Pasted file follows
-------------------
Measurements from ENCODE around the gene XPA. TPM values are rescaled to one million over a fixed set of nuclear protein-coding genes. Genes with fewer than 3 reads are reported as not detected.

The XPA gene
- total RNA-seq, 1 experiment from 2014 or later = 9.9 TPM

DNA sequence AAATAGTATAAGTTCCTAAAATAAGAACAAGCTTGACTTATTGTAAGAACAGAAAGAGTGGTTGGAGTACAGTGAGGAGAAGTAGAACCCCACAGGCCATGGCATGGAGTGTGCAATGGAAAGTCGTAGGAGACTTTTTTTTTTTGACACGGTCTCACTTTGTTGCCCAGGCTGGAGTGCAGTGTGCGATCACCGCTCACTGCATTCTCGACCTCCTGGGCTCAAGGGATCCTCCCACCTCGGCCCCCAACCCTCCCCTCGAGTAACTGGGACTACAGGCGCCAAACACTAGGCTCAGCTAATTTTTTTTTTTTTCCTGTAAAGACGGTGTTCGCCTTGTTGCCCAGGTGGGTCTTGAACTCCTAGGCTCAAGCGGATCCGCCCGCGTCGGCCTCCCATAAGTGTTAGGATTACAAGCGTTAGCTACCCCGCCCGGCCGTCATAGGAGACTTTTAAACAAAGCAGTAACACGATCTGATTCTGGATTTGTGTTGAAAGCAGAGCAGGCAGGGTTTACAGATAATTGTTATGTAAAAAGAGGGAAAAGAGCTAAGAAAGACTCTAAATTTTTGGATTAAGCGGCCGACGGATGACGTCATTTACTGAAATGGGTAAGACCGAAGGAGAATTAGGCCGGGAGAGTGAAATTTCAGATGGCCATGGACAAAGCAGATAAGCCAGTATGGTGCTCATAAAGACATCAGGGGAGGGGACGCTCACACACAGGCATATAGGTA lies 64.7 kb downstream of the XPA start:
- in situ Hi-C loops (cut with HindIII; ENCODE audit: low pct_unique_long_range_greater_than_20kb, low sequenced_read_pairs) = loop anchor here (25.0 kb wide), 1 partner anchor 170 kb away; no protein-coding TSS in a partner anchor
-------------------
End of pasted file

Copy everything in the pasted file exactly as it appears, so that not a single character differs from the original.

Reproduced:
Measurements from ENCODE around the gene XPA. TPM values are rescaled to one million over a fixed set of nuclear protein-coding genes. Genes with fewer than 3 reads are reported as not detected.

The XPA gene
- total RNA-seq, 1 experiment from 2014 or later = 9.9 TPM

DNA sequence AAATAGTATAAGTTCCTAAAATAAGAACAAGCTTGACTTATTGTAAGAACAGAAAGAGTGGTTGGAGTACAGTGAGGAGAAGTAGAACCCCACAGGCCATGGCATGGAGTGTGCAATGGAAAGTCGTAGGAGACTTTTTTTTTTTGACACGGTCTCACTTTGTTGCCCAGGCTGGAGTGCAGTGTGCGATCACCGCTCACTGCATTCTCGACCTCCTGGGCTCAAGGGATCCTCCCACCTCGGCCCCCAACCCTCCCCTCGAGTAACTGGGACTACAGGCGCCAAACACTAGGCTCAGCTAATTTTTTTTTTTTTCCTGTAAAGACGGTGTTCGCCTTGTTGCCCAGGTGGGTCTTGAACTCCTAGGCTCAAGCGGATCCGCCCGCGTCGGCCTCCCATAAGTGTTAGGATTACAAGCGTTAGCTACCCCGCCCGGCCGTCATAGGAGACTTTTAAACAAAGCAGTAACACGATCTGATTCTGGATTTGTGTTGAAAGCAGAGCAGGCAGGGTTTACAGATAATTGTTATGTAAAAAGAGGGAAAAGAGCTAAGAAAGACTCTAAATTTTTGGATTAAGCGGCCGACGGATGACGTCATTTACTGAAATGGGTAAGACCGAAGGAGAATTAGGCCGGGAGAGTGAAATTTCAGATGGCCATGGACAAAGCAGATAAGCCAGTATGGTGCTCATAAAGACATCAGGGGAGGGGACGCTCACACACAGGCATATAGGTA lies 64.7 kb downstream of the XPA start:
- in situ Hi-C loops (cut with HindIII; ENCODE audit: low pct_unique_long_range_greater_than_20kb, low sequenced_read_pairs) = loop anchor here (25.0 kb wide), 1 partner anchor 170 kb away; no protein-coding TSS in a partner anchor